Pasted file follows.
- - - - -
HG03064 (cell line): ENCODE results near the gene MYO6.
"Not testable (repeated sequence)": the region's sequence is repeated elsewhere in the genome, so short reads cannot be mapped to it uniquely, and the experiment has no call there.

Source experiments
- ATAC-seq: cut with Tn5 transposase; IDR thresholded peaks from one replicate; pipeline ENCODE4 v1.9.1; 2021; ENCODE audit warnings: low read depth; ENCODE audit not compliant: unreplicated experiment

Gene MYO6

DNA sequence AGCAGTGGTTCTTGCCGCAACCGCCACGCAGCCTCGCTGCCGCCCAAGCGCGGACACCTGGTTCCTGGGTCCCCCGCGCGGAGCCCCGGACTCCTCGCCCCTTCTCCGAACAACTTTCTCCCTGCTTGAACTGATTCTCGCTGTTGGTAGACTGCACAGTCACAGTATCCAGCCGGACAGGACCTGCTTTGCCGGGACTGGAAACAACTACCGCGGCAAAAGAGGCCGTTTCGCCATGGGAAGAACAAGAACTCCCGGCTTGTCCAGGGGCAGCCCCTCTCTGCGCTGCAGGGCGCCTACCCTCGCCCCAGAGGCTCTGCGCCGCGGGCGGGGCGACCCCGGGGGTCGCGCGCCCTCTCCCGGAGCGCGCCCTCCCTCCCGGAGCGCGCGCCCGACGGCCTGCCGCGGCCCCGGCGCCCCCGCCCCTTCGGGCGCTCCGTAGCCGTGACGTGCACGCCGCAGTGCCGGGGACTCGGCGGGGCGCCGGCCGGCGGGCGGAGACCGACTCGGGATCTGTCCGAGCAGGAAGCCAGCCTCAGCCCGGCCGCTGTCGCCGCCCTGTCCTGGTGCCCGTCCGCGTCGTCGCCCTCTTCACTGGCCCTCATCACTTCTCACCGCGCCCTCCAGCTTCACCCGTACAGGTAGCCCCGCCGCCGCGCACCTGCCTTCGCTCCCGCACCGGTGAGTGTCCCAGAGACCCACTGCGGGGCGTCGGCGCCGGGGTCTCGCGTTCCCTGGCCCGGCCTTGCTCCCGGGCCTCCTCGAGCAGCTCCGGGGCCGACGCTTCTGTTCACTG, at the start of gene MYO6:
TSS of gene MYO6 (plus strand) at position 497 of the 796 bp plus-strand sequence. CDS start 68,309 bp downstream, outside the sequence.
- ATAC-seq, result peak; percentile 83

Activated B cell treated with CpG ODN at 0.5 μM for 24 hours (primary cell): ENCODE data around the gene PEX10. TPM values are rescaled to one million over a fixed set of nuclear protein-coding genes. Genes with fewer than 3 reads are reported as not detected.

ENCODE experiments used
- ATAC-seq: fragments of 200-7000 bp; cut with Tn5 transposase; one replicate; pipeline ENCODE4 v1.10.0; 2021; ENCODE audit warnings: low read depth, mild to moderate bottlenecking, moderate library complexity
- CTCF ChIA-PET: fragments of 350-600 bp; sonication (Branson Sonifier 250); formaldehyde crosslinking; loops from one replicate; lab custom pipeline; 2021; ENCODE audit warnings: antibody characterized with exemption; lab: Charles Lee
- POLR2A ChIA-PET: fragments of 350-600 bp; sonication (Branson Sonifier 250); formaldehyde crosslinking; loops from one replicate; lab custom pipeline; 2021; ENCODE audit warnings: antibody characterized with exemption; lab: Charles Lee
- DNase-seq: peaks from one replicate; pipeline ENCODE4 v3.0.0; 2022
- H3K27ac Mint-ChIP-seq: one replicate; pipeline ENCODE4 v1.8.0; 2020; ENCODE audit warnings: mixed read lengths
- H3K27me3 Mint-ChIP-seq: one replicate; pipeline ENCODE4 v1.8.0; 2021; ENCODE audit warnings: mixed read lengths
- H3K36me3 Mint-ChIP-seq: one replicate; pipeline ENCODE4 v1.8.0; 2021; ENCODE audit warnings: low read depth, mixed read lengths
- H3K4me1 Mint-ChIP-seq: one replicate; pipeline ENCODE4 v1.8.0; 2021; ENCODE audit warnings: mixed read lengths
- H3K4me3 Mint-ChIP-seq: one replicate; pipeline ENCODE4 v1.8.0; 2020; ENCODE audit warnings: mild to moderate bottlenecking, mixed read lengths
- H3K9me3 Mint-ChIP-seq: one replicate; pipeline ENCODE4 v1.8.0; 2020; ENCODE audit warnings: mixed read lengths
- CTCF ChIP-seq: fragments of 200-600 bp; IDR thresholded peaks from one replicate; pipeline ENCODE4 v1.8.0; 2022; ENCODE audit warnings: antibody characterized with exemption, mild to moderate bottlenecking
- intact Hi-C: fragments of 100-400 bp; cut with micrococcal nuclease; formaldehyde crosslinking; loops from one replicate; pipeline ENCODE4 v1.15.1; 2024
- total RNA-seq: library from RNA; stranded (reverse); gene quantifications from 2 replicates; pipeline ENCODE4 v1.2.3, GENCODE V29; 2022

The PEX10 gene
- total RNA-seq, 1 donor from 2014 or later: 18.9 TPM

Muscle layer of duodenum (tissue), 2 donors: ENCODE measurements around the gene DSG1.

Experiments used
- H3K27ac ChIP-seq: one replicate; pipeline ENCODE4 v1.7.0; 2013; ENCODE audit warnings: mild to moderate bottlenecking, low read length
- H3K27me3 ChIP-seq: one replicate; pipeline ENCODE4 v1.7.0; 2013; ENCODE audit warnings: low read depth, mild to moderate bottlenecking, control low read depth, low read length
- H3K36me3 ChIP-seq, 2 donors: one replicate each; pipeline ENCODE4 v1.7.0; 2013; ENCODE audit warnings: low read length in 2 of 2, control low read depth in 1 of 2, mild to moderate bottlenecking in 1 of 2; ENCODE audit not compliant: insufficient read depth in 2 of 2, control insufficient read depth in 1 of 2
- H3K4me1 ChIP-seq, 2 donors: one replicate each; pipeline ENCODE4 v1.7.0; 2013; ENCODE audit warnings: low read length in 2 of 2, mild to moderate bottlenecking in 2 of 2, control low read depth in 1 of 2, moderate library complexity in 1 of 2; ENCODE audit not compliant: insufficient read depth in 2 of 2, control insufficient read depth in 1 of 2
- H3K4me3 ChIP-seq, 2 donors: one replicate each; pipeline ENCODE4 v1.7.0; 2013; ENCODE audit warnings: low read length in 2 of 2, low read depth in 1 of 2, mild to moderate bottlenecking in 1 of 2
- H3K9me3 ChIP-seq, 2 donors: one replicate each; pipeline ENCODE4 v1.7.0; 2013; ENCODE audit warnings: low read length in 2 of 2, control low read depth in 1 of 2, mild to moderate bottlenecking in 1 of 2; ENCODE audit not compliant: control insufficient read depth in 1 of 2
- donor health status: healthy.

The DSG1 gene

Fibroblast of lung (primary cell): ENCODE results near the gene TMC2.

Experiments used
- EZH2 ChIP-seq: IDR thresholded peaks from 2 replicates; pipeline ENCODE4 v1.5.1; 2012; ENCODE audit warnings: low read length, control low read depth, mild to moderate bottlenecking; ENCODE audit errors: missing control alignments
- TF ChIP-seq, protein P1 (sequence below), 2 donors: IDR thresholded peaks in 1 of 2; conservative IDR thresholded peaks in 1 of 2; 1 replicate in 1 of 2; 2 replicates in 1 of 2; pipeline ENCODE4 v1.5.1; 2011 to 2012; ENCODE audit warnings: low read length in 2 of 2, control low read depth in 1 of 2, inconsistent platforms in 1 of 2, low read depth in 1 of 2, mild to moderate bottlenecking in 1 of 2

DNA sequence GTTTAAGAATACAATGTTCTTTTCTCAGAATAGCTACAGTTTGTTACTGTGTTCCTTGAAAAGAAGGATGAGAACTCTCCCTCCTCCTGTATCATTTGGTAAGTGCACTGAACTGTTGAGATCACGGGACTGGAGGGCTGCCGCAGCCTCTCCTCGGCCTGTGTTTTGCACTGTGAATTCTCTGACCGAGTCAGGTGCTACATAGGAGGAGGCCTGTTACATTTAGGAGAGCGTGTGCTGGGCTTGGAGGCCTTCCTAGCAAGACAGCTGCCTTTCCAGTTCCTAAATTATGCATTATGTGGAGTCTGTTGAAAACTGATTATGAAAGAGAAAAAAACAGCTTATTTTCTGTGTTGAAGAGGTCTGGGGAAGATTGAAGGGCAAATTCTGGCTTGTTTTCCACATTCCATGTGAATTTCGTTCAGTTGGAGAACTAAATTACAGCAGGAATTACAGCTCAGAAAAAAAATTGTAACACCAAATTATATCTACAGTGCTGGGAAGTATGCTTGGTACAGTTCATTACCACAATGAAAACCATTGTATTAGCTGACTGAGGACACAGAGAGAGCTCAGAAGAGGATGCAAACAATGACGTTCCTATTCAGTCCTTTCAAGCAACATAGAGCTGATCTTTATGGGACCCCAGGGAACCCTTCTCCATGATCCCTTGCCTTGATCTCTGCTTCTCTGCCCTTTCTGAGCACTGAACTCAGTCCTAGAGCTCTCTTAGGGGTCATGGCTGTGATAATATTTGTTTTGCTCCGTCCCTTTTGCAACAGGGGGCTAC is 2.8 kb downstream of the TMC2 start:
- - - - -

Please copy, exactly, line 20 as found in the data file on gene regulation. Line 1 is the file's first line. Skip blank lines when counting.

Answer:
- H3K9me3 Mint-ChIP-seq: one replicate; pipeline ENCODE4 v1.8.0; 2020; ENCODE audit warnings: mixed read lengths